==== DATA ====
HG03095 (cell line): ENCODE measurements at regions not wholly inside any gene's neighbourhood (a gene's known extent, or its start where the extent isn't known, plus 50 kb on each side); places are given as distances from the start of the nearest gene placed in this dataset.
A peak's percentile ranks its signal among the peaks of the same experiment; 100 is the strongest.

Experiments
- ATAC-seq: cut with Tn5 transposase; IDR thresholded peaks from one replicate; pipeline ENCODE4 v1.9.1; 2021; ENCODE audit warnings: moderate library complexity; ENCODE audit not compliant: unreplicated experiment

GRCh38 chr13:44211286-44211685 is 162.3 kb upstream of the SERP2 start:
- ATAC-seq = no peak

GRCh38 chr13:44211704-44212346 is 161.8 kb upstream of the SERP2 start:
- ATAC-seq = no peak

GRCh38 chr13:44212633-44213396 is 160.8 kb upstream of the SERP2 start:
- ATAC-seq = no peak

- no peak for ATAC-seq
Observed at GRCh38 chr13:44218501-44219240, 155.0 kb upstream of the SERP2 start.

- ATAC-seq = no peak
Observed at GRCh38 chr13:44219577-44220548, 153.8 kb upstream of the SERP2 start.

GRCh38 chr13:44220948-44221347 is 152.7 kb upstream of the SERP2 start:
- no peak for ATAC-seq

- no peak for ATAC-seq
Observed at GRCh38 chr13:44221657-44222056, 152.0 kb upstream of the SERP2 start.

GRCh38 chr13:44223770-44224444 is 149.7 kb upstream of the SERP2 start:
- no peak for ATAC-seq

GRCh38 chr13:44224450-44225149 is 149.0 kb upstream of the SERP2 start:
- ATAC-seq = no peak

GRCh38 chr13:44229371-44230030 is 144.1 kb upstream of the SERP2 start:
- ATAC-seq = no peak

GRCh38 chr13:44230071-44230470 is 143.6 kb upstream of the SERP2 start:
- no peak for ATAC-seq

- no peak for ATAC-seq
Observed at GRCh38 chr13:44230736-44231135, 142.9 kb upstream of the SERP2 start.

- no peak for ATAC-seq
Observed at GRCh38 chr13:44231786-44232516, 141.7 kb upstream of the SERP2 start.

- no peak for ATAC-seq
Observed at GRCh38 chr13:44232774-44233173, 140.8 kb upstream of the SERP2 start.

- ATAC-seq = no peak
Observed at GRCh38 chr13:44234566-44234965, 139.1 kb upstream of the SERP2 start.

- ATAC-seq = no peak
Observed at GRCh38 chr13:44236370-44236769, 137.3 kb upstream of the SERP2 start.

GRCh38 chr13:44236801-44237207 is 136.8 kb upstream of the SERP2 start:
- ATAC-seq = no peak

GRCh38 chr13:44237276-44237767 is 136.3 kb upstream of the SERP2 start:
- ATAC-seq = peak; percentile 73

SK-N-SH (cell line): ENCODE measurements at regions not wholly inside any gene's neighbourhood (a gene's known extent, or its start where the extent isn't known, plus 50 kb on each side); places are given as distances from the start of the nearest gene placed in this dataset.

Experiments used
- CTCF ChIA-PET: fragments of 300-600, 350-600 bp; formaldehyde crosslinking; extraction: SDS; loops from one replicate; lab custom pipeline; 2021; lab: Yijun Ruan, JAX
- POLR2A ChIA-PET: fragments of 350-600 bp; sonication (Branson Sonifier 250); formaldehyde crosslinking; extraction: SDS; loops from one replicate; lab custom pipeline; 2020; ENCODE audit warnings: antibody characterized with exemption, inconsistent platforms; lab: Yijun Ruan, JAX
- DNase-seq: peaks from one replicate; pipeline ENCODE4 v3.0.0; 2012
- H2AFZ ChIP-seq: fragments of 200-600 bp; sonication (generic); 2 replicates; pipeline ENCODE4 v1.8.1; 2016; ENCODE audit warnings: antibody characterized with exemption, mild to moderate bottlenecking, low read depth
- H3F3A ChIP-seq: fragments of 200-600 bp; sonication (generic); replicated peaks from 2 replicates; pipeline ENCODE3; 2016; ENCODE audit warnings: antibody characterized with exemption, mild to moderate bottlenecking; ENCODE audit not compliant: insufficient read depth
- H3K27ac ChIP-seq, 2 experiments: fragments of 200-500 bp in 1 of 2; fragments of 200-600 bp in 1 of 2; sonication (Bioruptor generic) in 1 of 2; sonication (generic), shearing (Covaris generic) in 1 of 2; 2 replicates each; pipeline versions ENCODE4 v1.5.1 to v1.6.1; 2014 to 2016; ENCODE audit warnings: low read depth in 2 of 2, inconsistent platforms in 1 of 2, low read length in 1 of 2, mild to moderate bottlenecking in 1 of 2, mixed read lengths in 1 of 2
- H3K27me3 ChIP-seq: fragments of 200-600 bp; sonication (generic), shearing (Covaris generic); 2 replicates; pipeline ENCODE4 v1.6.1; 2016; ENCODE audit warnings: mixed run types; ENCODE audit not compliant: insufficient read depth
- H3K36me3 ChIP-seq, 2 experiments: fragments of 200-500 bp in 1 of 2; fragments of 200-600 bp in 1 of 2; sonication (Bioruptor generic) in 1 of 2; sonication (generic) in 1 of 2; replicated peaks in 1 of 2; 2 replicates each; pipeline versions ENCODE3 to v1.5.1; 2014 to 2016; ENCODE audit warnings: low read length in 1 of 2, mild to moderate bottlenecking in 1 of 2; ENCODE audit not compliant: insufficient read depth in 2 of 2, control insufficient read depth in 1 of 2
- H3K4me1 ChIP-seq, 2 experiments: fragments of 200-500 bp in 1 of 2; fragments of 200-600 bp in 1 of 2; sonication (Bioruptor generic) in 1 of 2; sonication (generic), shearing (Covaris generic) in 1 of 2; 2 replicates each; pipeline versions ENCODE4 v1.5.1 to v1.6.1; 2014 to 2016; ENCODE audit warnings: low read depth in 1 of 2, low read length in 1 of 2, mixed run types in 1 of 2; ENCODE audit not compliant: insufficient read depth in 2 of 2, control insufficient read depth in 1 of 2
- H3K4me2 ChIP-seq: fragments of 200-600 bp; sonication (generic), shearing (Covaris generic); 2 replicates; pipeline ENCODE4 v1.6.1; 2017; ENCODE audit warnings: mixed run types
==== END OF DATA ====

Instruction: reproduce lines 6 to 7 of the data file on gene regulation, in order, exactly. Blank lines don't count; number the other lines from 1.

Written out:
- ATAC-seq = no peak

GRCh38 chr13:44211704-44212346 is 161.8 kb upstream of the SERP2 start: